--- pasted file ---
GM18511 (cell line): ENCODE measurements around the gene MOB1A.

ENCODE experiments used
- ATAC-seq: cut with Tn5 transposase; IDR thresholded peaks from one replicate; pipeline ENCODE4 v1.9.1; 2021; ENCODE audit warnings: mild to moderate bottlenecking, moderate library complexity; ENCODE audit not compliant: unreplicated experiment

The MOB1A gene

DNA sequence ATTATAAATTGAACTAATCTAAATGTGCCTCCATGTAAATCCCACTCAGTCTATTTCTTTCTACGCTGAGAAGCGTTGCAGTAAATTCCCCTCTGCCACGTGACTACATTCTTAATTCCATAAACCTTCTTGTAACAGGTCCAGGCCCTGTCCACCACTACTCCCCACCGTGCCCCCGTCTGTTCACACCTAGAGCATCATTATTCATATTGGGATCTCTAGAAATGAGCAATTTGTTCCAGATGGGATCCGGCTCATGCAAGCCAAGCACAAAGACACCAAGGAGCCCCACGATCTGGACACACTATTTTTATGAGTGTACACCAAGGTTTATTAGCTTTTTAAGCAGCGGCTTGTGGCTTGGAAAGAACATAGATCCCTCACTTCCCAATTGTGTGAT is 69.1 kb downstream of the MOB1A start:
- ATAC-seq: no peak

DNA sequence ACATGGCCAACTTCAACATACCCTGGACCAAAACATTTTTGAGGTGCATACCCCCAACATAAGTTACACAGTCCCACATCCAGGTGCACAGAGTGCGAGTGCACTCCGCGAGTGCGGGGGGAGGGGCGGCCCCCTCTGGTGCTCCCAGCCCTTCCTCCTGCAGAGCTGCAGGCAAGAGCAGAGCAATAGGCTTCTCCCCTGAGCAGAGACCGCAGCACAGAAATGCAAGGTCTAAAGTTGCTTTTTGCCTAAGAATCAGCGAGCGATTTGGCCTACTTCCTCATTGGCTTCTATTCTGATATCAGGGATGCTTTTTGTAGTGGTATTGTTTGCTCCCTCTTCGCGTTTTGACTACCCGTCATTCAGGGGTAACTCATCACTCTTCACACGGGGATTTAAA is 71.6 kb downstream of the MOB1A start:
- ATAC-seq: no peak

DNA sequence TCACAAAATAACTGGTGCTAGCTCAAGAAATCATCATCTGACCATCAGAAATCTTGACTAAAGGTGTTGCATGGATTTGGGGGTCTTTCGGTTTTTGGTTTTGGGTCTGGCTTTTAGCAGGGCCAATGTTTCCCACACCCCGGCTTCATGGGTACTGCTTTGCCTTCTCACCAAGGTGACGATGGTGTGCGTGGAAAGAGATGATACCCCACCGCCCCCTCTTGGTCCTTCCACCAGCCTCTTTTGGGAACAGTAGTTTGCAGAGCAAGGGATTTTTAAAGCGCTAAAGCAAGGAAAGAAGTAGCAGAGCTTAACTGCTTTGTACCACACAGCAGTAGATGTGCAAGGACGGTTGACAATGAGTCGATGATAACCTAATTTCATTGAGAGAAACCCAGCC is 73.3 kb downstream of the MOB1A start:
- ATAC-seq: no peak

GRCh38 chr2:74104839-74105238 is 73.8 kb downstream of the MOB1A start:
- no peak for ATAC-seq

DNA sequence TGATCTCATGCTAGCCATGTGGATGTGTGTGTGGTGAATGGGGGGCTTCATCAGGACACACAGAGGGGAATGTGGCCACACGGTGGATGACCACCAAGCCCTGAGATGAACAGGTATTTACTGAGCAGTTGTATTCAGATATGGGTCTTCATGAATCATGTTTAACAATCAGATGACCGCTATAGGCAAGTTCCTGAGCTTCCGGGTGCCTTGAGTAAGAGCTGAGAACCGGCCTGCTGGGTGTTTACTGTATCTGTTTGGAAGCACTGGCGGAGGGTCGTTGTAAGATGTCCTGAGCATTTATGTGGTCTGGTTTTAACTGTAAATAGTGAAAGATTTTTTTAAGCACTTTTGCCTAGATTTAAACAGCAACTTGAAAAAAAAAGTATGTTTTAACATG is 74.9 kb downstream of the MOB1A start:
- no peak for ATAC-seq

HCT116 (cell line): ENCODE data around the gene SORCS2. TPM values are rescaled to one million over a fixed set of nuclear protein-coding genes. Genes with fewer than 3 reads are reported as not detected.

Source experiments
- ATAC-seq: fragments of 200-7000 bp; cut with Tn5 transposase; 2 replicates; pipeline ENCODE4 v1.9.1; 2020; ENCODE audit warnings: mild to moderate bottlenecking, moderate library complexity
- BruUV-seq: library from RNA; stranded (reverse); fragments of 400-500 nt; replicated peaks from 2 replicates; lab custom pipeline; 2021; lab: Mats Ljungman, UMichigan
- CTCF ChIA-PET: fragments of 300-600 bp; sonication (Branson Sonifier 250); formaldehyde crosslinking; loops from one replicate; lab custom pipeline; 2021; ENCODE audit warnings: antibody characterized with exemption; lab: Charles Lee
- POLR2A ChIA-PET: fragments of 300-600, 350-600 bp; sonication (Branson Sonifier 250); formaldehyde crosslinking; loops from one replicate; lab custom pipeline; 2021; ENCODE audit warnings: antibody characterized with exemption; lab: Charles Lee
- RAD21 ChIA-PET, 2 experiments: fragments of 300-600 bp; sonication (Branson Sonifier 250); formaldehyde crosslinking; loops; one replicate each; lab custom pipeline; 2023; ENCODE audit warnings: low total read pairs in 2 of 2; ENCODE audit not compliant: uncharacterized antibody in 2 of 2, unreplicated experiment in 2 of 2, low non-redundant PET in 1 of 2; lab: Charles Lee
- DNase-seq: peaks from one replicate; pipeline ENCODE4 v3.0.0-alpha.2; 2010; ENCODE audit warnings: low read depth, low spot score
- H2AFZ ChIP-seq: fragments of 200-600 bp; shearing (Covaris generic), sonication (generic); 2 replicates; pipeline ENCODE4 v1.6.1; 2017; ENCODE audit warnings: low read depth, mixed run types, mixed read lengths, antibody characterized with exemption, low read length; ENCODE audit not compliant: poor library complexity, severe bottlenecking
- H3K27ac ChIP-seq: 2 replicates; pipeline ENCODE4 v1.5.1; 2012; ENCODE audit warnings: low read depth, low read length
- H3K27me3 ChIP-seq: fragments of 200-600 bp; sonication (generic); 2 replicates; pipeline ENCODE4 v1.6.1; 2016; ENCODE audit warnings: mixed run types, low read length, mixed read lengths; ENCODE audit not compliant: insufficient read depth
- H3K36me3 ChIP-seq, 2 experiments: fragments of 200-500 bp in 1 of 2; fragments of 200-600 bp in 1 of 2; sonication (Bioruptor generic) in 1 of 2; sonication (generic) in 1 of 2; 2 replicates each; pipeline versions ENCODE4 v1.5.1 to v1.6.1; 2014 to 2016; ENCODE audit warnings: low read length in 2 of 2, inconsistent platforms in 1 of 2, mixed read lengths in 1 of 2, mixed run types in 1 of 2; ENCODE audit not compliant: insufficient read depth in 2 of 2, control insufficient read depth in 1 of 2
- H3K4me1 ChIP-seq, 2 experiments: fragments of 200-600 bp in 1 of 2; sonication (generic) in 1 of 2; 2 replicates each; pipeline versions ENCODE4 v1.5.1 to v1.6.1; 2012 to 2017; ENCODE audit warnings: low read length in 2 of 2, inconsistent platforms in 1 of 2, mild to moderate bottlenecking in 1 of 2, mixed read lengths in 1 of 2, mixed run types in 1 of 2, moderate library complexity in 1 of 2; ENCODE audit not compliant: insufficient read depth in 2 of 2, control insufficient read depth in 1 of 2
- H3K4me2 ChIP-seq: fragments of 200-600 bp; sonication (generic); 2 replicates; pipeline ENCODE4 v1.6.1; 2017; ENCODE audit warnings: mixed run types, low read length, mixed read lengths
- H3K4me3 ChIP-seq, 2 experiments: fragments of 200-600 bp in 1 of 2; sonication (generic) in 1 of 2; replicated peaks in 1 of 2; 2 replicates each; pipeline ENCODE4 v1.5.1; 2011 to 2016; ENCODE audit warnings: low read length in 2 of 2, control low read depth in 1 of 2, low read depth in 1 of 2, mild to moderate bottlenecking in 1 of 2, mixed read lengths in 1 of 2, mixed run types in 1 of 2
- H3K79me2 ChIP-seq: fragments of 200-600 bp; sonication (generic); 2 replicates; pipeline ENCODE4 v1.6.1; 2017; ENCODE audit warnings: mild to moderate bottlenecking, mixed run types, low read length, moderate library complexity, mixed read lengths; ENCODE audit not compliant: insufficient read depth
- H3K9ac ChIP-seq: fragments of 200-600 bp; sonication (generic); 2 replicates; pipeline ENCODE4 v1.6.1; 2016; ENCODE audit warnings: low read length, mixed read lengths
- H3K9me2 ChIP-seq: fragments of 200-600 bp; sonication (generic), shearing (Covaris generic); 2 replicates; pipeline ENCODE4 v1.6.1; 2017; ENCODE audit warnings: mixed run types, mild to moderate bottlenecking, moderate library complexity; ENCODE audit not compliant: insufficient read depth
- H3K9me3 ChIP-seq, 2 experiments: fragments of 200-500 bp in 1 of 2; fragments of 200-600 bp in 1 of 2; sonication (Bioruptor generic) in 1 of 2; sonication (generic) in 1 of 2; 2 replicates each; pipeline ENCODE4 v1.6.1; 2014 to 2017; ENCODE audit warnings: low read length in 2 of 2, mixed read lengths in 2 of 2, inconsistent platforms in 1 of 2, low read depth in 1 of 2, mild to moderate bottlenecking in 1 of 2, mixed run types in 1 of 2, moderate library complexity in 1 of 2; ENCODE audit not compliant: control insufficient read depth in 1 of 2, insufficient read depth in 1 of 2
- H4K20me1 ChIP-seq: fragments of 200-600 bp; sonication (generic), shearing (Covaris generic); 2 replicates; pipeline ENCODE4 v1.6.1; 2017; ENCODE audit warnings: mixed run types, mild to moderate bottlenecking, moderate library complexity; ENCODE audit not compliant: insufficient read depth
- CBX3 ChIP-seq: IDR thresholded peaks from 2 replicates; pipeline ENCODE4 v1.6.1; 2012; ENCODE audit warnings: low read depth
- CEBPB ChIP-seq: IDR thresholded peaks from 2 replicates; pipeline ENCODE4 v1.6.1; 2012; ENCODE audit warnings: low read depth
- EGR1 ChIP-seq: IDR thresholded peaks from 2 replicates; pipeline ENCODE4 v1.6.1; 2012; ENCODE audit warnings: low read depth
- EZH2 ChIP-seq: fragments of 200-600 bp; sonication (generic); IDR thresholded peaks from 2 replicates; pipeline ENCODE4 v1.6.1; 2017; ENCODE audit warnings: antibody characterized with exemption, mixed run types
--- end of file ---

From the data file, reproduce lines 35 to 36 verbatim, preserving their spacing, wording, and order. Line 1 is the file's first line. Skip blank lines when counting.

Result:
- CBX3 ChIP-seq: IDR thresholded peaks from 2 replicates; pipeline ENCODE4 v1.6.1; 2012; ENCODE audit warnings: low read depth
- CEBPB ChIP-seq: IDR thresholded peaks from 2 replicates; pipeline ENCODE4 v1.6.1; 2012; ENCODE audit warnings: low read depth